Is obsessive-compulsive disorder an anxiety disorder, and what, if any, are spectrum conditions? A family study perspective
Department of Psychiatry and Behavioral Sciences, Johns Hopkins University School of Medicine, Baltimore, MD 21287, USA. jbienven@jhmi Psychological Medicine
(Impact Factor: 5.94).
05/2011; 42(1):1-13. DOI: 10.1017/S0033291711000742
Experts have proposed removing obsessive-compulsive disorder (OCD) from the anxiety disorders section and grouping it with putatively related conditions in DSM-5. The current study uses co-morbidity and familiality data to inform these issues.
Case family data from the OCD Collaborative Genetics Study (382 OCD-affected probands and 974 of their first-degree relatives) were compared with control family data from the Johns Hopkins OCD Family Study (73 non-OCD-affected probands and 233 of their first-degree relatives).
Anxiety disorders (especially agoraphobia and generalized anxiety disorder), cluster C personality disorders (especially obsessive-compulsive and avoidant), tic disorders, somatoform disorders (hypochondriasis and body dysmorphic disorder), grooming disorders (especially trichotillomania and pathological skin picking) and mood disorders (especially unipolar depressive disorders) were more common in case than control probands; however, the prevalences of eating disorders (anorexia and bulimia nervosa), other impulse-control disorders (pathological gambling, pyromania, kleptomania) and substance dependence (alcohol or drug) did not differ between the groups. The same general pattern was evident in relatives of case versus control probands. Results in relatives did not differ markedly when adjusted for demographic variables and proband diagnosis of the same disorder, though the strength of associations was lower when adjusted for OCD in relatives. Nevertheless, several anxiety, depressive and putative OCD-related conditions remained significantly more common in case than control relatives when adjusting for all of these variables simultaneously.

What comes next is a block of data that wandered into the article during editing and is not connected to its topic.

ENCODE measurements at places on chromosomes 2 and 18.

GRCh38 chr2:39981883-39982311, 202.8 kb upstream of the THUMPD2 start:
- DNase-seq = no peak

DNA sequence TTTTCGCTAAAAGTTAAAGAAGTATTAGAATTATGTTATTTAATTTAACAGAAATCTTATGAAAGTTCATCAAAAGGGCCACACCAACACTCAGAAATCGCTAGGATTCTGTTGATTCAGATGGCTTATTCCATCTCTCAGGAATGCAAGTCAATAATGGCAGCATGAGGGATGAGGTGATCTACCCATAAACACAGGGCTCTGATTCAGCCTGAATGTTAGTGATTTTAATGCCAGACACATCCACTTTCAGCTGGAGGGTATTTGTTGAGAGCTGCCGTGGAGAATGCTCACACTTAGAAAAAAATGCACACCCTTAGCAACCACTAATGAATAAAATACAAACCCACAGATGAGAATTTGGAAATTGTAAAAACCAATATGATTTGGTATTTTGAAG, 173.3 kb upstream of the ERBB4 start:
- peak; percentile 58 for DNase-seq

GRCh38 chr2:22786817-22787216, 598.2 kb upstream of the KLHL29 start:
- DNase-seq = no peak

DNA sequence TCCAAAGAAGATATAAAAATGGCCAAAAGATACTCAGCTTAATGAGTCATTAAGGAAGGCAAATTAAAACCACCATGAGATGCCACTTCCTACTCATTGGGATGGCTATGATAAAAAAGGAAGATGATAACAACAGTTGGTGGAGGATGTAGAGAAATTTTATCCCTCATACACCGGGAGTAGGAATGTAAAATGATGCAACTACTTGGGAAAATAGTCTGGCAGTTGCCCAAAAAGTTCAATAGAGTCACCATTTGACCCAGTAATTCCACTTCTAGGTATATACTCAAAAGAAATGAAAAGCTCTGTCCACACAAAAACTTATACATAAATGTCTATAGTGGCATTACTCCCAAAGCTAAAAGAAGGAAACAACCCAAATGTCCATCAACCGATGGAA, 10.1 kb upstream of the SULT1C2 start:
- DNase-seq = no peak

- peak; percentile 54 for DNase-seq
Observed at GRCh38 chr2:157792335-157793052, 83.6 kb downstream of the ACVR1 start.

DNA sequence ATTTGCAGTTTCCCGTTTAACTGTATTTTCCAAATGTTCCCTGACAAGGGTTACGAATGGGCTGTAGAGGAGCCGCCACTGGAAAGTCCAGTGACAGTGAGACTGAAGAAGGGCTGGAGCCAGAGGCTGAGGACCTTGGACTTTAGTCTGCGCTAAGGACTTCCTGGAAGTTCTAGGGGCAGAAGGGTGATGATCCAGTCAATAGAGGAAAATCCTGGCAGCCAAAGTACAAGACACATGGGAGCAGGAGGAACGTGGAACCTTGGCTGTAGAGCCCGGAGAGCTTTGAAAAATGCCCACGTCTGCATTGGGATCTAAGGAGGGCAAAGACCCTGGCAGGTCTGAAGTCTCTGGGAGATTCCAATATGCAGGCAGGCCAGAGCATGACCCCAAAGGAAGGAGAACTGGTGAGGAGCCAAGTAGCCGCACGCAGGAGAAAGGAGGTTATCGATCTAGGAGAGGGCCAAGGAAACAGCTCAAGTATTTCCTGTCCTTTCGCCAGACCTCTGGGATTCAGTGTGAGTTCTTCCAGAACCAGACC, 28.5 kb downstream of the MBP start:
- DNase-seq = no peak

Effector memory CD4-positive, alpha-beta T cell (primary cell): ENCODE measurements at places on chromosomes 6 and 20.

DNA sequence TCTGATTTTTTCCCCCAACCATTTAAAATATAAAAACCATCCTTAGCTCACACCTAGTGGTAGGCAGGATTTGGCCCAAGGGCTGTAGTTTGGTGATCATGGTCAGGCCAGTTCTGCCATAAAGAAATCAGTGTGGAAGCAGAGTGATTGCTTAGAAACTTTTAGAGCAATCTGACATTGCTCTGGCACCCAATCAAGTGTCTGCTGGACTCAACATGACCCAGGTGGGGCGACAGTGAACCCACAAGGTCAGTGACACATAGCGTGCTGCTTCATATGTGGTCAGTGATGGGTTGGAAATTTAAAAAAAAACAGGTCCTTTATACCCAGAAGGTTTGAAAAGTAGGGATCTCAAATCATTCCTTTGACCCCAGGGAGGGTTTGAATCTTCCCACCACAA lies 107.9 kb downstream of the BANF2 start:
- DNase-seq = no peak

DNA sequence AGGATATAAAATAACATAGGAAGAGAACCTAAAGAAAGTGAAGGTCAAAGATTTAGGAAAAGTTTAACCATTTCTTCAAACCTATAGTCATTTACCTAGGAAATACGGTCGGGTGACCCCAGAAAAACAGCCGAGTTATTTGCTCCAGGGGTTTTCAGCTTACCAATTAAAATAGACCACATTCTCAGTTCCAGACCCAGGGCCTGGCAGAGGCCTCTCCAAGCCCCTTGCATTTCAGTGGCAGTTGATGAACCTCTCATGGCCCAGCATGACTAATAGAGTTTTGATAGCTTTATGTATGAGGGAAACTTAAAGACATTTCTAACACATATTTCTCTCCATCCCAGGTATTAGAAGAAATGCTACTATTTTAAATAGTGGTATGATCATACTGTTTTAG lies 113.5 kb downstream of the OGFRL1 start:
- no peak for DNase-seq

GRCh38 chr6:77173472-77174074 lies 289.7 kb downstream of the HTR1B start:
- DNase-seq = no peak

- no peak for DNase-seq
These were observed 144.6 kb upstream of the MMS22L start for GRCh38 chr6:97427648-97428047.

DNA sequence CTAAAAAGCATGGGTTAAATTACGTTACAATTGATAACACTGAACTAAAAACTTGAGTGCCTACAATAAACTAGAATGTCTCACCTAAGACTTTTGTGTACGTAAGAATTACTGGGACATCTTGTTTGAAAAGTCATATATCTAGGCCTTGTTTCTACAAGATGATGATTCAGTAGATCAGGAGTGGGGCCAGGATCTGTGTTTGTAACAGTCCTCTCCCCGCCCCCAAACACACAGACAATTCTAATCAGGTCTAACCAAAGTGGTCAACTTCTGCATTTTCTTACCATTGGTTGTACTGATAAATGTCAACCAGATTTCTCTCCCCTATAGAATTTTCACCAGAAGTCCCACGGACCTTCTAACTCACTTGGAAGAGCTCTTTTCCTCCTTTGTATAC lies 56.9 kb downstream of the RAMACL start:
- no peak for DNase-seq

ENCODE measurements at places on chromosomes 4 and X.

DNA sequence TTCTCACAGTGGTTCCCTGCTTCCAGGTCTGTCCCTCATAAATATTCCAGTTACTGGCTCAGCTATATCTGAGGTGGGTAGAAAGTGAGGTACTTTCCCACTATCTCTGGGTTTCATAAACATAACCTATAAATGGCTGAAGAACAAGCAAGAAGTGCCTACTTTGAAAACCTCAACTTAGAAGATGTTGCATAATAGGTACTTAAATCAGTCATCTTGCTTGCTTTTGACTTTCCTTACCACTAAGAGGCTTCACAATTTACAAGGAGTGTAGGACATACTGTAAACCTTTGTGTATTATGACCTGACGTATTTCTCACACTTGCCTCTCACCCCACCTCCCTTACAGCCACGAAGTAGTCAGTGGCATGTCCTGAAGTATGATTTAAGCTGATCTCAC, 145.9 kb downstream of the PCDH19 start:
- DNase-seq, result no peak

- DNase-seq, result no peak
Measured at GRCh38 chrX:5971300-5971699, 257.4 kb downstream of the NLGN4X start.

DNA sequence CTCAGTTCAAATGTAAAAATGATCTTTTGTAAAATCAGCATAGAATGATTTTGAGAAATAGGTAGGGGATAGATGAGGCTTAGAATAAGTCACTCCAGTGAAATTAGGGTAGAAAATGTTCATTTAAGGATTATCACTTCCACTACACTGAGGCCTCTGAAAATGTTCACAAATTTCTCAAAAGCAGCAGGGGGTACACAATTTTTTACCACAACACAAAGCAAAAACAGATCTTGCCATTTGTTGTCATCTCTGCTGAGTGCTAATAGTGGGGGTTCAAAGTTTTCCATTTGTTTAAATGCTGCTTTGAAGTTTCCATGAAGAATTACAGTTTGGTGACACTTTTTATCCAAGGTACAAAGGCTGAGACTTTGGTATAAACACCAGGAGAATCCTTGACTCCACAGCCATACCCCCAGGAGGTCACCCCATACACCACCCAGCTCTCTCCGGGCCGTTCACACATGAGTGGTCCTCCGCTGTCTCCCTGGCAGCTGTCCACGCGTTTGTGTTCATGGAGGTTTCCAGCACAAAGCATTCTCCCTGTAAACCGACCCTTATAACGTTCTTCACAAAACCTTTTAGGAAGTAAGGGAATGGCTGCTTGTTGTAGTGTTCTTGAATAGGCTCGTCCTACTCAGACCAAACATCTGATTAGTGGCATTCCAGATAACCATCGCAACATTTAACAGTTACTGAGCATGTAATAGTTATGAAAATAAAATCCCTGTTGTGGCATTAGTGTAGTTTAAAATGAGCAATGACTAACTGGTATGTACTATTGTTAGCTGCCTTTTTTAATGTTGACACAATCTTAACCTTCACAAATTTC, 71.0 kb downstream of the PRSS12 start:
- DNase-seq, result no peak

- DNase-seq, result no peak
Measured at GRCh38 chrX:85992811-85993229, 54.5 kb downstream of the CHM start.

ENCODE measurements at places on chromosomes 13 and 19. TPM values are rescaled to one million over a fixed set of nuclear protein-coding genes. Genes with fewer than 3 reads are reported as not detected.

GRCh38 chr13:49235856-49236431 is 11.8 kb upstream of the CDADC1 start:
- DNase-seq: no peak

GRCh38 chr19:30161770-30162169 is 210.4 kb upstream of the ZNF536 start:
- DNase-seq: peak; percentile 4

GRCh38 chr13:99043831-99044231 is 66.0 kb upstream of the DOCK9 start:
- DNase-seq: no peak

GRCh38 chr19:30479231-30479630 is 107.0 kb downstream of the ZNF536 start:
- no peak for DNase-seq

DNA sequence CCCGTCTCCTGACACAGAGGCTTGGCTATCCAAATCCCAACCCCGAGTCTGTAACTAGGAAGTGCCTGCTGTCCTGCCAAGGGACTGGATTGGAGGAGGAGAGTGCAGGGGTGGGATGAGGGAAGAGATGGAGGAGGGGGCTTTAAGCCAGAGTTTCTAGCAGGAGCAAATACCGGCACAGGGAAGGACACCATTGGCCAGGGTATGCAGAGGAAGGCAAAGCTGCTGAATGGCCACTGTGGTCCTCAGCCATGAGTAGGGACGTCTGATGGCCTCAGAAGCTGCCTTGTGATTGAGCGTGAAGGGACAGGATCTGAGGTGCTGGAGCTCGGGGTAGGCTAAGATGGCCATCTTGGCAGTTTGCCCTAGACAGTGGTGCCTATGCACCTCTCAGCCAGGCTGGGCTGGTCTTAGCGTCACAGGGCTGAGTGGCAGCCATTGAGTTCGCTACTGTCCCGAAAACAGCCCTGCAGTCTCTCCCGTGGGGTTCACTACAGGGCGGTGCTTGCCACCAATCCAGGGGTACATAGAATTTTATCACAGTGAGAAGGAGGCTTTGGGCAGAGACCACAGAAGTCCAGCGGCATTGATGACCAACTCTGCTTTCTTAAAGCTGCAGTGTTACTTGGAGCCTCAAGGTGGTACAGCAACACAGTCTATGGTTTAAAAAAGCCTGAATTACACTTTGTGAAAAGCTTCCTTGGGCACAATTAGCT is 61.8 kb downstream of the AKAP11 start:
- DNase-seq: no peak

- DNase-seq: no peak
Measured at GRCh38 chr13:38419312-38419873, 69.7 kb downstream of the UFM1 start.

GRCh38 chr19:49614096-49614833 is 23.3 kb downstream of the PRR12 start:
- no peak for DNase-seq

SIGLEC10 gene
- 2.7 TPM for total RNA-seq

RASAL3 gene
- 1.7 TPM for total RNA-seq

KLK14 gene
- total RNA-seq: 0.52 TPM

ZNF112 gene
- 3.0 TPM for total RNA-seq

On the basis of co-morbidity and familiality, OCD appears related both to anxiety disorders and to some conditions currently classified in other sections of DSM-IV.
Available from: Geoffrey M. Reed
- "Hypochondriasis has been found to have high rates of co-occurrence and familiality with other OCRD (Bienvenu et al., 2012). Somatoform Disorders, notably somatization disorder, also frequently co-occurs with hypochondriasis (Barsky et al., 1992; Noyes et al., 1994; Rief et al., 1998), however, this may reflect overreliance in earlier classifications on shared rather than distinct features to define these disorders. "
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To present the rationale for the new Obsessive-Compulsive and Related Disorders (OCRD) grouping in the Mental and Behavioural Disorders chapter of the Eleventh Revision of the World Health Organization's International Classification of Diseases and Related Health Problems (ICD-11), including the conceptualization and essential features of disorders in this grouping.
Review of the recommendations of the ICD-11 Working Group on the Classification for OCRD. These sought to maximize clinical utility, global applicability, and scientific validity.